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a. government by a tyrant or tyrants; despotism
b. similarly oppressive and unjust government by more than one person
2. a political unit ruled by a tyrant
3. (esp in ancient Greece) government by a usurper



(1) In ancient Greece, a regime established by force, with power vested in a single individual. Three historically distinct types of tyranny were the early Greek tyrannies, the pro-Persian tyrannies in the Greek cities of Asia Minor and the Aegean islands conquered by the Persians, and the late Greek tyrannies.

Early Greek tyranny arose with the first city-states, in the seventh and sixth centuries B.C., as a result of the violent strife between the tribal nobility and the demos, or common people, headed by a city’s trade and craft elite. In the economically advanced regions of Greece, tyrants seized power by force of arms; supported by the demos, they were the agents of significant changes—improving the position of the craftsmen, peasants, and the poorest strata of the urban and rural population and promoting the growth of trade, commerce, and colonization. The tyrants of this period include Cypselus and Periander of Corinth, Theagenes of Megara, Thrasybulus of Miletus, Pisistratus of Athens, and Gelon, Hiero I, and Thrasybulus of Syracuse. Reforms were usually directed against the tribal aristocracy and helped strengthen the class aspects of the society and state. With its roots in the transition from the tribal to the class system and its primary reliance on armed force, tyranny was not a durable form of government. By the middle of the fifth century B.C., it had outlived itself and had given way to the polis republics.

The pro-Persian tyrants ruled at the time of the Persians’ conquest of the Greek cities of Asia Minor and the Greek islands in the late sixth century B.C. The term “tyrant” was used by the Greeks to describe those members of the oligarchy who were placed over them by the Persians as vicegerents—for example, Syloson of Samos and Coës of Mytilene.

The late Greek tyrants—namely, those ruling from the late fifth century to the second century B.C.—assumed power during periods of acute social strife, when the wealthy and noble elites of the polis were pitted against the most destitute strata of the population. These later tyrants owed their power to the support of mercenary troops, and their rule led to the disintegration of the polis republics, as in the case of Dionysius I the Elder and Agathocles of Syracuse, Lycophron and Jason of Thessaly, and Machanidas and Nabis of Sparta.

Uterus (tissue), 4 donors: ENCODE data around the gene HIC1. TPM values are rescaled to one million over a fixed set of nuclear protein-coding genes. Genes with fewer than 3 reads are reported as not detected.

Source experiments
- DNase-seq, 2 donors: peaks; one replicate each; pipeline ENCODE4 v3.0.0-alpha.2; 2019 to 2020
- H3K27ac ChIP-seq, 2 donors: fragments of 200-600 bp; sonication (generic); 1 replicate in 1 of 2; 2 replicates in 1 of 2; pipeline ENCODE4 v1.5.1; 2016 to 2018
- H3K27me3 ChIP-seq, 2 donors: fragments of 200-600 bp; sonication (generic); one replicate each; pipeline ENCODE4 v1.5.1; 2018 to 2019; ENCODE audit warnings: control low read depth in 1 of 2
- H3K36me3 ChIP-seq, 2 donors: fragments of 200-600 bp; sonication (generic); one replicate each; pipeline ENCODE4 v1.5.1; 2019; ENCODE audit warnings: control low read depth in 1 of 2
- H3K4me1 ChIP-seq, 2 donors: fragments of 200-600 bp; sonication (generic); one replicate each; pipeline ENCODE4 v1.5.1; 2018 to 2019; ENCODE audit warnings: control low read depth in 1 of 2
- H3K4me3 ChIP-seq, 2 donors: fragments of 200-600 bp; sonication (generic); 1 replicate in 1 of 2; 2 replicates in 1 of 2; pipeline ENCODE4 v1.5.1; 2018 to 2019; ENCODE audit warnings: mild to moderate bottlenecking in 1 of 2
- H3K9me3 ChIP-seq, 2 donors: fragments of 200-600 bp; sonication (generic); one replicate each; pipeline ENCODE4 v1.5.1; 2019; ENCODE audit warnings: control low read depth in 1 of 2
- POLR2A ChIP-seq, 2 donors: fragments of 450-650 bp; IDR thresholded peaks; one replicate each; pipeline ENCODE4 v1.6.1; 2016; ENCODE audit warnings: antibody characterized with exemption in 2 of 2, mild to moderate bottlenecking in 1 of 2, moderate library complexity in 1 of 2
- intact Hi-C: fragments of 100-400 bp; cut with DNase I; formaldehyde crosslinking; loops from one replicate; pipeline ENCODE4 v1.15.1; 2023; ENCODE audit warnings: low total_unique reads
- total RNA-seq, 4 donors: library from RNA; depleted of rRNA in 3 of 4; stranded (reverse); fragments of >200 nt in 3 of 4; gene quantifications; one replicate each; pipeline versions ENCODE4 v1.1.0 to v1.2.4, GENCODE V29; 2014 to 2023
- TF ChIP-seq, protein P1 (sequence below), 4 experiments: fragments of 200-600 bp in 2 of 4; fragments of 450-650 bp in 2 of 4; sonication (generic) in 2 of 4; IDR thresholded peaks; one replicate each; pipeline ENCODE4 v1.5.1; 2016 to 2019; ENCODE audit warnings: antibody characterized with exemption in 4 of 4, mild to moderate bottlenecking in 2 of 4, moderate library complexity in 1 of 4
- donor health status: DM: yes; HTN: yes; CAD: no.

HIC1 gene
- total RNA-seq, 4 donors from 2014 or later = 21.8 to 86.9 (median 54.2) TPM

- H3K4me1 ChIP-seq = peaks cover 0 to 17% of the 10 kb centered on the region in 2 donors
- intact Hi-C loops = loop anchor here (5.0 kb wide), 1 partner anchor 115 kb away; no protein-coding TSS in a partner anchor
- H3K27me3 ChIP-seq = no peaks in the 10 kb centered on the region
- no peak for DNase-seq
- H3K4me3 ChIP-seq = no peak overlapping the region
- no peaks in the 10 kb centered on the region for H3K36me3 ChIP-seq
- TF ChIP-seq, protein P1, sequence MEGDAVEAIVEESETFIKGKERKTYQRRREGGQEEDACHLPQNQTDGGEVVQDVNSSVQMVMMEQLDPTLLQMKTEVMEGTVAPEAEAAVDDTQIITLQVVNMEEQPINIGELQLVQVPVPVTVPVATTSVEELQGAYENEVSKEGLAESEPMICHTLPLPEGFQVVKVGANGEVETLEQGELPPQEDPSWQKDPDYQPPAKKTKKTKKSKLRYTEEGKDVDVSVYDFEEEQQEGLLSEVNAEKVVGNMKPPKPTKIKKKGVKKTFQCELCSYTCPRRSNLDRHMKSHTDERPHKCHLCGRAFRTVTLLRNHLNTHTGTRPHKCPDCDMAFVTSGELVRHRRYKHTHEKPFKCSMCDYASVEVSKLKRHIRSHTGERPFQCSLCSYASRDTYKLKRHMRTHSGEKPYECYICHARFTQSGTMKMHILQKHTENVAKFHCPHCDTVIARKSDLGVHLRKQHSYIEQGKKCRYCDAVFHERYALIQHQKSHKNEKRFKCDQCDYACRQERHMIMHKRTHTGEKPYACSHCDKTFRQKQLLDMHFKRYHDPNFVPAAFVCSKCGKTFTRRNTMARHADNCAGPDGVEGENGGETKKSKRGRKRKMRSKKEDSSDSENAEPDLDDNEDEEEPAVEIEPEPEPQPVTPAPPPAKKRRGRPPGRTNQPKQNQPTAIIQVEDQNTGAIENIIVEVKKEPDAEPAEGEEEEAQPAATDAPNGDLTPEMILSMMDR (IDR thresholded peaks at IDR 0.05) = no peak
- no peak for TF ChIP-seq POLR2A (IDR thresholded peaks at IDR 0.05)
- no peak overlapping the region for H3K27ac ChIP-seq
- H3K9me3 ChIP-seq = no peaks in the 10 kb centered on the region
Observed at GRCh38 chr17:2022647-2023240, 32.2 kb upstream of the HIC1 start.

(2) A medieval political system (also called signory) in a number of city-states of northern and central Italy.

(3) In its common meaning, “tyranny” is a synonym for rule based on despotism.


Frolov, E. D. Grecheskie tirany (IV v. do n. e.). [Leningrad] 1972.
Solov’eva, S. S. Rannegrecheskaia tiraniia (K probleme vozniknoveniia gosudarstva v Gretsii). Moscow, 1964.
Nikol’skaia, R. A. “Rannegrecheskaia tiraniia.” Uch. zap. Belorusskogo gos. un-ta, Ser. ist., 1953, fasc. 16.
Ure, P. N. The Origin of Tyranny. Cambridge, 1922.
Oliva, P. Raná řécká lyrannys. Prague, 1954.
Berve, H. Die Tyrannis bei den Griechen, vols. 1–2. Munich, 1967.
Mossé, C. La Tyrannic dans la Gréce antique. Paris, 1969.



Big Brother
omnipresent leader of a totalitarian nightmare world. [Br. Lit.: 1984]
rules Thebes with cruel decrees. [Gk. Lit.: Antigone]
Austrian governor treats Swiss despotically; shot by Tell. [Ital. Opera: Rossini, William Tell, Westerman, 121–122]
Jones, Brutus
former porter sets himself up as dictator of a West Indies island and rules the natives with an iron hand. [Am. Drama: O’Neill Emperor Jones]
Necho, Pharaoh
oppresses Jerusalem by exaction of harsh taxes. [O. T.: II Kings 23: 33–35]
mean, sadistic tyrant; epitome of human horridness. [Br. Lit.: Animal Farm]
Queen of Hearts
dictatorial ruler who orders subjects’ heads chopped off. [Br. Lit.: Alice’s Adventures in Wonderland]
bitterly repressed his people. [O. T.: I Kings 12:12-16]
Francis I’s symbol of absolute dictatorial power. [Animal Symbolism: Mercatante, 19]
References in periodicals archive ?
This blueprint for tyranny (and yes Mr Davies it is tyranny) must not be accepted,it must be resisted at all cost.
They wrote: "We are praying you stick to your resolve to liberate our country from a dictatorial tyranny which, for 30 years, has caused the deaths of two million men, women, sons and daughters.
The whole case smacks of the tyranny of a totalitarian state, and only a small step away from sending in the storm troops - or rapid reaction force - to arrest him.
Aristotle defines tyranny as the arbitrary rule of one person for his own interest and against the common interest of his subjects.
Indeed, as the book's title makes clear, reviewed here are the writings of classical and modern authors on the subject of tyranny, rather than the history or concept of tyranny itself.
From now on, opponents of the Christian Coalition's Religious Equality Amendment should call it what it is: the Religious Tyranny Amendment.
By 1782 he had written 14 tragedies as well as many poems (including four odes in the series L'America libera [America the Free], on American independence, to which a fifth ode was added in 1783) and a prose treatise on tyranny, Della tirannide (1777; Of Tyranny).
On the contrary, his analysis, based on scientific analysis and historical precision, makes him confront tyranny more forcefully.
1) By mentioning some of its positive achievements, I neither mitigate nor excuse the appaling tyranny exercised by the government of Saddam Hussein.
His hatred of tyranny and love of freedom helped to revive the national spirit of Italy.
any attempt to impose dictatorship and tyranny against the people will be resisted and eventually be defeated.
We need to emulate the example of Imam Hussain in resisting tyranny, oppression and falsehood, he said.